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SOE (State Owned Business): Definition, Meaning & Example



SOE (State Owned Business): It is often earmarked to participate in specific commercial operations and can be owned entirely or partially by the government.

What Exactly Is a State-Owned Business?

soe definition

A government-created state-owned enterprise (SOE) is a legal entity that engages in commercial activities on behalf of the government.

Government-sponsored businesses are ubiquitous around the world, notably in the United States, where mortgage companies Freddie Mac and Fannie Mae are classified as SOE.


Point to be noted:

• A state-owned enterprise (SOE) is a business entity established by the government to carry out commercial activities.

• Any SOEs that are approved to engage in specific activities normally have the government accept full or partial ownership of them.

• SOEs sell physical resources to trade bodies and enterprises, as well as representing the government in commercial ventures.


• All countries have SOEs, although China, the United States, New Zealand, South Africa, India, and Russia have the most.

Understanding Government-Owned Businesses (SOE)

State-owned entities, also known as government-owned corporations (GOC), should not be confused with publicly traded companies whose stocks are partially held by a government body, as these companies are true public corporations with a government entity as one of their shareholders.

State-owned enterprises (SOEs) are a worldwide phenomena, with SOEs in the United States, China, South Africa, Norway, and New Zealand.

Most SOEs qualify as commercial enterprises under the law, with all the rights and duties that entails.


This implies they are usually expected to observe any rules and regulations controlling the running of their particular firm, and they can be held liable for their activities.

Example of a State-Owned Business

Mortgage businesses Freddie Mac and Fannie Mae are two of the most well-known SOEs in the United States, however SOEs are not confined to lending.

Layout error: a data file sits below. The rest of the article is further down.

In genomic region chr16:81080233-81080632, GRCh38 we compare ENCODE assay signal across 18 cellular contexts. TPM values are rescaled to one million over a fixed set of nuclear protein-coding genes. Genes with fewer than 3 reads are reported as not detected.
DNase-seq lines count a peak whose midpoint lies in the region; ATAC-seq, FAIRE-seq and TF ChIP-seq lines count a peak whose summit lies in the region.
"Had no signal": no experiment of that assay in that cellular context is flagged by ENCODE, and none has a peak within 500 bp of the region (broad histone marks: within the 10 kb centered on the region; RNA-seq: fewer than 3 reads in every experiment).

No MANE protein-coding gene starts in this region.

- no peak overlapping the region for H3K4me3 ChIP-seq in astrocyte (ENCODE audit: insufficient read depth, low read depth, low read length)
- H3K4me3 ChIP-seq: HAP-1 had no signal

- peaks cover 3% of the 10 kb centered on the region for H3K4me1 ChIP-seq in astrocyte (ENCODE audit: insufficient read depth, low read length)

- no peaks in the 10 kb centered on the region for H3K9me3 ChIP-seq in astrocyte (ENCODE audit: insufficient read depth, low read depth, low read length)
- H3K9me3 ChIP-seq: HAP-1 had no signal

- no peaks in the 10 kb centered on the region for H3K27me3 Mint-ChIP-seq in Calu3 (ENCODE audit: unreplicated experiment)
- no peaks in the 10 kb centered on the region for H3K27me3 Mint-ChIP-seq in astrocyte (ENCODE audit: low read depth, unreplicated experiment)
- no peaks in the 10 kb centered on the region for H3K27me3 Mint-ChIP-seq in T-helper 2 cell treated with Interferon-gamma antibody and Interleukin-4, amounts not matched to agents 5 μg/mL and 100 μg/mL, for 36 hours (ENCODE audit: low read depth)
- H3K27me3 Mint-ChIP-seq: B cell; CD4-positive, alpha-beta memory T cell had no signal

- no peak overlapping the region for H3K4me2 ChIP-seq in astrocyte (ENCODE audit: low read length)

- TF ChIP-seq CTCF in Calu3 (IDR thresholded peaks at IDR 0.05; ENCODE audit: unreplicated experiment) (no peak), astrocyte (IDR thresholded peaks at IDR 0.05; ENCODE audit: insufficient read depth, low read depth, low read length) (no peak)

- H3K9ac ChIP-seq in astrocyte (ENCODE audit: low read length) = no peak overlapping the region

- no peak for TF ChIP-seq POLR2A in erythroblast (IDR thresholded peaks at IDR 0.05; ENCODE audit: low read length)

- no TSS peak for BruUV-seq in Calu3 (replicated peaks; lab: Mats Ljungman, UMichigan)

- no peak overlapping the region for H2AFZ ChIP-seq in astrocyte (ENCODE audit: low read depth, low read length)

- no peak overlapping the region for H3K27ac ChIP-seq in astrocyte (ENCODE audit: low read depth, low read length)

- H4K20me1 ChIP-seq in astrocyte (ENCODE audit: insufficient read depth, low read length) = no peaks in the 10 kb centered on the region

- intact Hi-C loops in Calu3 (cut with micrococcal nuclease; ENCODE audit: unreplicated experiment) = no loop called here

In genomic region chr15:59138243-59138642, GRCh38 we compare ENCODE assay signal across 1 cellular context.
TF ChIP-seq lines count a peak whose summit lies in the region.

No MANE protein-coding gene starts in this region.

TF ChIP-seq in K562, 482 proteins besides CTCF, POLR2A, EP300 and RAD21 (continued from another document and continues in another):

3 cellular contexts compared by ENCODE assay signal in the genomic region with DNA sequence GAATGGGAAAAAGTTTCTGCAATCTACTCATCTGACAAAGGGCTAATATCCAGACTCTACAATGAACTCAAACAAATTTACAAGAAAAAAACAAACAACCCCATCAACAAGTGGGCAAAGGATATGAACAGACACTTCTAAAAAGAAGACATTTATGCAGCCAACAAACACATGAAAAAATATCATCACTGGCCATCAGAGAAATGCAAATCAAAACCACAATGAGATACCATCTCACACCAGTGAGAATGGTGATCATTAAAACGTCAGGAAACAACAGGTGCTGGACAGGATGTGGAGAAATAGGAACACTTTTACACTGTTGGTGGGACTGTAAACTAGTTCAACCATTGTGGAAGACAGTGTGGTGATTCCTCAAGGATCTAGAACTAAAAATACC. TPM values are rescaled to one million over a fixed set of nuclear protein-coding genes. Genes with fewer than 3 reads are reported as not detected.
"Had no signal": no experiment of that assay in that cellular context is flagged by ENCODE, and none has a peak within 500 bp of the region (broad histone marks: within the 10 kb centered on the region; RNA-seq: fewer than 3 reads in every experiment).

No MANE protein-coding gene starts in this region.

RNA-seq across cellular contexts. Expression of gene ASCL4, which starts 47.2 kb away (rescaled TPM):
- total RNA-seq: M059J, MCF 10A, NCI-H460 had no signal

Several firms in China are backed by the government, such as the Jin Jiang Hotel, which is owned and administered by the Shanghai government.

Eskom, a power utility established in South Africa, is the world’s 11th largest firm in terms of electric-generating capacity and a government-owned SOE.


Many public transportation and utility companies, as well as postal services and some mining operations, are SOEs.

Corporations and SOE

A method known as corporatization is often used to form an SOE from a government agency.

This enables the agency to become a for-profit enterprise.

The newly constituted SOE frequently functions with government goals in mind, yet it is technically a commercial enterprise.


Governments of developing nations will occasionally establish a state-run enterprise in a sector that they aim to develop or exploit in order to improve their economic standing on the global arena, such as the oil industry in Brazil or the telecommunications industry in Argentina.

Profit and SOE

Despite the fact that an SOE is a for-profit business, some of them do not make a profit.

For example, the postal system in the United States may be losing money for long periods of time.

While some SOEs may be allowed to collapse, those that are vital to the state’s operation — notably those deemed crucial to a country’s infrastructure — may obtain government assistance to continue operating.


In many circumstances, the SOEs end up costing the government money rather than bringing in revenue.

In China, this has led to accusations that the government is artificially supporting so-called “zombie” companies that would otherwise go out of existence.

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